- Forged cheques—if an employee consistently works around a high-level executive, it becomes easy for the employee to forge signatures.
- Employee lives beyond his or her means—if an employee is living a lavish lifestyle on a modest salary, he or she could defrauding the business. Alternatively, an employee who is having financial troubles yet seems to be living within his or her means may indicate fraud is a possible cause.
- Unusually close association with a competitor—if an employee seems to have a close relationship with a direct competitor, he or she could be sharing your trade secrets in return for money.
Preventing Employee Fraud
If you run a small business, chances are you have a few employees that are in charge of several different areas of the organisation. Split up the duties among a larger pool of employees to decrease the likelihood of fraud.
Perform a pre-employment screening on all potential employees. A resume might not tell the entire story about a prospective employee’s past.
Let employees know there are policies on employee theft in place. Don’t assume they are already aware of the policies and the consequences of fraud.
According to ACFE’s study, more than 80 per cent of the frauds in the report came from employees in one of six departments: accounting, operations, sales, executive/upper management, customer service or purchasing. Recognise these high-risk departments as potential sources of fraud and implement the proper policies to prevent it.
Establish an anonymous tip line that employees, clients or suppliers can use to report cases of fraud.
Don’t get complacent. Any employee can commit fraud at any time. While most fraud is committed for monetary gain, that doesn’t mean an employee won’t commit fraud if the opportunity is there.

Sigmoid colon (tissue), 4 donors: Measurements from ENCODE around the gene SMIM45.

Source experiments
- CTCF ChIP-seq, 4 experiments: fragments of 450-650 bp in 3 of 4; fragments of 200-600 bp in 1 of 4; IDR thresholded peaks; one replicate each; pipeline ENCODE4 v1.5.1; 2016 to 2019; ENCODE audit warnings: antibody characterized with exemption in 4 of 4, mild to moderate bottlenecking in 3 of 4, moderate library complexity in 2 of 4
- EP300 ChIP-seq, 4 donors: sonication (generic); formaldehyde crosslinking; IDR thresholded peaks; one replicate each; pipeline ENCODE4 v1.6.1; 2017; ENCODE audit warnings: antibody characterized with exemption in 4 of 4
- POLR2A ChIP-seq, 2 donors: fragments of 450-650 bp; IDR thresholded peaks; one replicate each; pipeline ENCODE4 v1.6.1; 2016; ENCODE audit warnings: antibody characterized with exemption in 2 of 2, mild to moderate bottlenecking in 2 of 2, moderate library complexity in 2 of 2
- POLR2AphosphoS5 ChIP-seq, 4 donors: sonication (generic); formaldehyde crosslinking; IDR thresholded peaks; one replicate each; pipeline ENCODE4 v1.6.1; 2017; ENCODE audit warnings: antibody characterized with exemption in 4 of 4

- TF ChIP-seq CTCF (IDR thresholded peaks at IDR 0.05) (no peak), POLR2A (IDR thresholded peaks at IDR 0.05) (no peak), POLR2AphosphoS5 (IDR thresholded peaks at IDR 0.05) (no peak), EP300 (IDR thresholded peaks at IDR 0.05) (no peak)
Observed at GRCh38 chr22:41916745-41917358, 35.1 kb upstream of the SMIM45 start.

Conduct random audits. Work with an accounting professional to set up and maintain effective internal financial controls to ensure you’re not losing money as a result of fraud.
Proper Employee Management
One of the best ways to prevent employee fraud at your company is to ensure all your employees are satisfied with their work and the company as a whole. Lead by example—if you and your high-level management team conduct business properly and ethically, your employees will likely do the same. Good ethics also carry over into the market, where your company will be looked on favourably, which can lead to higher revenue and greater goodwill from the community.
Reward employees for doing well. Let them know how important they are to the success of the business. Don’t emphasise only the things that haven’t been achieved—focus on the positive, too.
Insuring Against Employee Fraud
Recognising and preventing occupational fraud can be a daunting task. Contact Sirelark Risk Services today. We have the tools necessary to ensure you have the proper cover to protect your company against losses from employee fraud and maintain a productive workforce.
For more useful articles and resources, please join our mailing list:
This Cyber Risks & Liabilities document is not intended to be exhaustive nor should any discussion or opinions be construed as legal advice. Readers should contact a legal or insurance professional for appropriate advice. © 2012 Zywave, Inc. All rights reserved.